‘Star Trek: Discovery’ Season 2 Episode 4: Recap, Reactions, and Ruminations – “An Obol for Charon”

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Welcome to another week where we recap, react to, and ruminate about Star Trek: Discovery. Star Trek: Discovery Season 2 Episode 4 had a lot going on, but this week it was in a very good way.

This post will contain mild spoilers, so don’t read ahead until you have watched Episode 4.

As with previous posts in this Star Trek: Discovery series, there won’t be a lengthy recap, but instead of we will focus on the basics of what we learn. Once again, I’ll be pulling reactions and ruminations from my Star Trek community.

Star Trek: Discovery Season 2 Episode 4: “An Obol for Charon” Recap

The original Number One comes for a brief visit to give Pike some intel about Spock. Once that business is done with, the Discovery, too, heads off to search for Spock. Soon enough, they are brought to a dead stop by some giant sphere.

This giant sphere infects the Discovery with a virus and begins to kill Saru. Thankfully, Discovery‘s new chief engineer, Jett Reno, is Starfleet’s version of Canada’s Red Green, so they’re in pretty good hands! She can fix anything with duct tape and literal bubble gum.

Then, the fungus that was possessing Tilly starts to do some very bad things and is very angry with Stamets for destroying its ecosystem.

While laughs and bad things happen in spore drive chamber, Burnham promises Saru that she will help end his life to prevent what is told to be an unpreventable extremely painful death. But before that is to happen, Saru manages to crack the code and communicate with the sphere that turns out to be an ancient lifeform wanting to transfer its knowledge before its death.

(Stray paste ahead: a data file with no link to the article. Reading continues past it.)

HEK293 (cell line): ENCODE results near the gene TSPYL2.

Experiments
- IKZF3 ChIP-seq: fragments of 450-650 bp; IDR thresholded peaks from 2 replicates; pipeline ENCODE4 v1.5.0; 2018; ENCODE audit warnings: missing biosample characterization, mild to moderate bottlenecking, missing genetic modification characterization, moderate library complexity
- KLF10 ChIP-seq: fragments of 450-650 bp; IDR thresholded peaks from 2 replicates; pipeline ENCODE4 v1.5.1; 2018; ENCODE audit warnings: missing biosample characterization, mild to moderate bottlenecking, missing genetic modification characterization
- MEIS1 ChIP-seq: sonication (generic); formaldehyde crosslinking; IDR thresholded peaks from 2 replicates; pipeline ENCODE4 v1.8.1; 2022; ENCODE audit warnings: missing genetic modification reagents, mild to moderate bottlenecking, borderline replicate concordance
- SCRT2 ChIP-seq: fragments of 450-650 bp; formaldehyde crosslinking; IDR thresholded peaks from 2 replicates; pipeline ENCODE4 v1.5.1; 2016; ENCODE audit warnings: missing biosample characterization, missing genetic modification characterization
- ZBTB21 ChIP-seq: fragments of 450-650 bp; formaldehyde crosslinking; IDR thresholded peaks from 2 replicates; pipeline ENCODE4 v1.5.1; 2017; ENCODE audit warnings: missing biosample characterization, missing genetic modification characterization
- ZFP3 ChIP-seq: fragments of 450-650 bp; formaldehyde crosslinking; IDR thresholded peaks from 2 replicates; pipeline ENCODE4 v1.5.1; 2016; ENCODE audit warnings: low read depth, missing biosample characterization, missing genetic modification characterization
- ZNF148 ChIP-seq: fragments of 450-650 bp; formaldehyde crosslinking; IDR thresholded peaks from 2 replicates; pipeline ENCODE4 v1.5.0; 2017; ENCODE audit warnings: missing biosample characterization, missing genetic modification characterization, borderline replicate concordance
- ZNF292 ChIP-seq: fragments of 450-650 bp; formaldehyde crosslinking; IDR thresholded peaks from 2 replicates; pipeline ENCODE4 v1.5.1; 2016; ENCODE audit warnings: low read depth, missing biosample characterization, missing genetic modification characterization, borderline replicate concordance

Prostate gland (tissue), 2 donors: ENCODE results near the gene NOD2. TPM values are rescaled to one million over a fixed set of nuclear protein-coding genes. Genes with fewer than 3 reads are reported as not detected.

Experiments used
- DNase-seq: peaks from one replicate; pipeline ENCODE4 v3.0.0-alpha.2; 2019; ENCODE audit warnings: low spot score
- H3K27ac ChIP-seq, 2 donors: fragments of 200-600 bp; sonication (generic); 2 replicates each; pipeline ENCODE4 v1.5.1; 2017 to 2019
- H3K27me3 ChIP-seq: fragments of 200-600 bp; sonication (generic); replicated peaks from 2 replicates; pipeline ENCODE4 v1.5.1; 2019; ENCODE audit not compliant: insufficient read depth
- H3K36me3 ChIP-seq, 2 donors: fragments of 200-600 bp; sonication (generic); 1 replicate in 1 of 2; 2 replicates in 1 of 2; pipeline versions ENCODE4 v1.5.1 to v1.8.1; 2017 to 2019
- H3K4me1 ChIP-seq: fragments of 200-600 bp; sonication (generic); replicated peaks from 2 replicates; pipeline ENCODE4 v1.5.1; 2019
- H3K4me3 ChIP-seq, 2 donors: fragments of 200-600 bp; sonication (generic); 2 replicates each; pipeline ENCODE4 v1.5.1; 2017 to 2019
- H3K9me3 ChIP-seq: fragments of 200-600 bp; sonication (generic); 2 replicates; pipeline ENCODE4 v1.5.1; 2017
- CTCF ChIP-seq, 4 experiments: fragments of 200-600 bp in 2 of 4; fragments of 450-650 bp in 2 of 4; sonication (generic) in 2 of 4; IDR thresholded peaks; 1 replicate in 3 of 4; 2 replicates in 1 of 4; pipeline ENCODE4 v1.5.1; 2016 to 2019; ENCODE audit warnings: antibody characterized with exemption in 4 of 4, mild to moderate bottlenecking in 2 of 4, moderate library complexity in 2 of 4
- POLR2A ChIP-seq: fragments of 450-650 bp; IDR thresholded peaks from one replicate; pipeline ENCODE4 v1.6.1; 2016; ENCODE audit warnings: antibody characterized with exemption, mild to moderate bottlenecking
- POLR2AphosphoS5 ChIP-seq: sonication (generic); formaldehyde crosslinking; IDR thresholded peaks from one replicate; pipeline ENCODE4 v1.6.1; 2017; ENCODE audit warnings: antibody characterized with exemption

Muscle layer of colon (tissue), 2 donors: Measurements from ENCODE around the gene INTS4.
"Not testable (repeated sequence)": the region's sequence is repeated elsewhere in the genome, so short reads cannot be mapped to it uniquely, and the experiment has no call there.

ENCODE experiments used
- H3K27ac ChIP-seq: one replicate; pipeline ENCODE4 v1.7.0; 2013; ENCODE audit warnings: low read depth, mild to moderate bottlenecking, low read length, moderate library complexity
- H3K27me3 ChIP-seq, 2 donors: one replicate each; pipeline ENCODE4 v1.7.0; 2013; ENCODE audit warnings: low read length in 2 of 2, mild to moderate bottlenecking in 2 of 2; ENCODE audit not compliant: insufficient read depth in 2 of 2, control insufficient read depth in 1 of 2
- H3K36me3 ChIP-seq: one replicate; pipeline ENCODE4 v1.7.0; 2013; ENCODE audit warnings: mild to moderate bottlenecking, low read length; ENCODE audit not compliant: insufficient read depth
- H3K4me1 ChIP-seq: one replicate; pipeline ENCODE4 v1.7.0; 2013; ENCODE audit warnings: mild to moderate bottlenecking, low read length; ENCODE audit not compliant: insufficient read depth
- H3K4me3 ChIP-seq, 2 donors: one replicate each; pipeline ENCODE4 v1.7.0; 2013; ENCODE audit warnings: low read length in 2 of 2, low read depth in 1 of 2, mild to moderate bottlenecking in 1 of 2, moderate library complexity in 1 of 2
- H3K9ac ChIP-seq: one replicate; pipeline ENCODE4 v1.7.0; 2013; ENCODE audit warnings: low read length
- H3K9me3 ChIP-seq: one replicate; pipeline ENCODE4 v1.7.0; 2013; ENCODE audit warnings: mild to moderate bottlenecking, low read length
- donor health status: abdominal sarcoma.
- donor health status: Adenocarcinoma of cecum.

Have no fear, Saru doesn’t die, but we learn everything Kelpiens thought they knew about their inevitable demise is a lie.

Oh, and Tilly got sucked into another world or something.

Star Trek: Discovery Season 2 Episode 4: “An Obol for Charon” Reactions

Reactions to Star Trek: Discovery Season 2 Episode 4 were mostly positive. There was one person in our weekly discussion who didn’t enjoy this episode, but that’s okay!

Reactions to Star Trek: Discovery Season 2 Episode 4 can be best summed up by these comments and conversations:

Apple User: This show is picking up speed. It is Star Trek in everything now.

O’Shea James: I like this episode, especially coming off the previous episode I didn’t care that much for. It had all the classic Trek elements. Family, exploration, and sh!t. Season two has been really good so far.

David Chilson: In my opinion, the episode was way better than the one released last week. It had a Trek type A story which kinda reminded me of the “Tin Man” episode in TNG. The rest of the show with Saru’s illness and the blob in engineering was interesting but not bad.

Tech-wise, it looked as though we got reasons why the holographic com system was not used in TOS and why the Spore Drive wasn’t mentioned in the other Trek shows (and wasn’t considered by the Voyager crew to get home).

Me to David: I’m with you on “Tin Man,” also “Force of Nature” and a way better version of “Ethics.” And not a Trek-related reminder, Poltergeist. At the end, I said, “Well, now they need to make a duct tape rope and pull Carol Anne out from the other world”